Tengion snags a $15M lifeline in last-ditch drive to survive

After burning through close to $239 million over a decade the struggling regenerative medicine company Tengion has rounded up $15 million from investors in what its hometown newspaper in Winston-Salem, NC, describes as a last-ditch effort to complete ongoing therapeutic studies.

In its release Tengion announced that a group of investors including Celgene, RA Capital Management, Deerfield Management Company, Bay City Capital and HealthCap put up the money. The cash will be used to back a Phase I clinical trial for its neo-urinary conduit, slated to wrap at the end of this year, and support its IND filing for a neo-kidney augment during the first half of 2013.

Peter Tourtellot, managing director of Anderson Bauman Tourtellot Vos & Co., told the newspaper that Tengion's decision to provide stock warrants to debtholders for 51.1 million shares that can be exercised at a price of 75 cents a share will essentially wipe out other investors in an 11th-hour bid to keep the doors open.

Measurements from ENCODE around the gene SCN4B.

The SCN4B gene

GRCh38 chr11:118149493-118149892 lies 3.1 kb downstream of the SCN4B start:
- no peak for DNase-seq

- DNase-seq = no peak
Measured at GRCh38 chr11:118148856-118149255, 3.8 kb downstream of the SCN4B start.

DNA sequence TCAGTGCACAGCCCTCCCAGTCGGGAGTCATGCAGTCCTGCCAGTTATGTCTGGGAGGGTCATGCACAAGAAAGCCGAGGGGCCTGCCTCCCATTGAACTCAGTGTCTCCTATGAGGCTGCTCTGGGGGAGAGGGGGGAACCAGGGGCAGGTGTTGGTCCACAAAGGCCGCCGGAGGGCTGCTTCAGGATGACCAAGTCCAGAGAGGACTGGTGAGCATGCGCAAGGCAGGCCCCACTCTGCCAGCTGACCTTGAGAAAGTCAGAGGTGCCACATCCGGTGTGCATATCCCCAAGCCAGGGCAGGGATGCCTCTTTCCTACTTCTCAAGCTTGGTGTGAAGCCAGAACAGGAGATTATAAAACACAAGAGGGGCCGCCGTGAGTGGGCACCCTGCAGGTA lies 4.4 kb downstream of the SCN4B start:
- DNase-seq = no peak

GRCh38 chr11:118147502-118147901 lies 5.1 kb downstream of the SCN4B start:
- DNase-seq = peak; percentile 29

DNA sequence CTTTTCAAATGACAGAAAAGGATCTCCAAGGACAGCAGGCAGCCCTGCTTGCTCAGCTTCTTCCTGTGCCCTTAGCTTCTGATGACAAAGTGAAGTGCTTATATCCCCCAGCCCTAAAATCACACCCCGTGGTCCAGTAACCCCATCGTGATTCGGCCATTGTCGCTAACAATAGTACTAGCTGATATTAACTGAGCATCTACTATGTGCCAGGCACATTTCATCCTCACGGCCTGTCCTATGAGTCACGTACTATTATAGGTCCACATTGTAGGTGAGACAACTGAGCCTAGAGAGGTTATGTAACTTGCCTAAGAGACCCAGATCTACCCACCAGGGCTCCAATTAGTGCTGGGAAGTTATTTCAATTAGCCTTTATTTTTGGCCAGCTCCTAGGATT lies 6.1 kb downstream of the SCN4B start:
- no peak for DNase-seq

"The conversion of 1,333 shares for every $1,000 of principal amount of the note equates to almost 20 million shares," Tourtellot told the Winston-Salem Journal. "That effectively will wipe out current shareholders, who presently have about 2.5 million shares. In effect, current equity is giving up ownership. Obviously, management had little choice as it was either this deal or go out of business."

"We are actively recruiting additional patients for our Phase I trial for the Neo-Urinary Conduit program and are on track to complete enrollment for this trial by year-end. We are also conducting the GLP study program recommended by the FDA to support an IND filing for our Neo-Kidney Augment during the first half of next year," said John Miclot, Tengion's CEO, in a statement.

- here's the press release
- read the story from the Winston-Salem Journal

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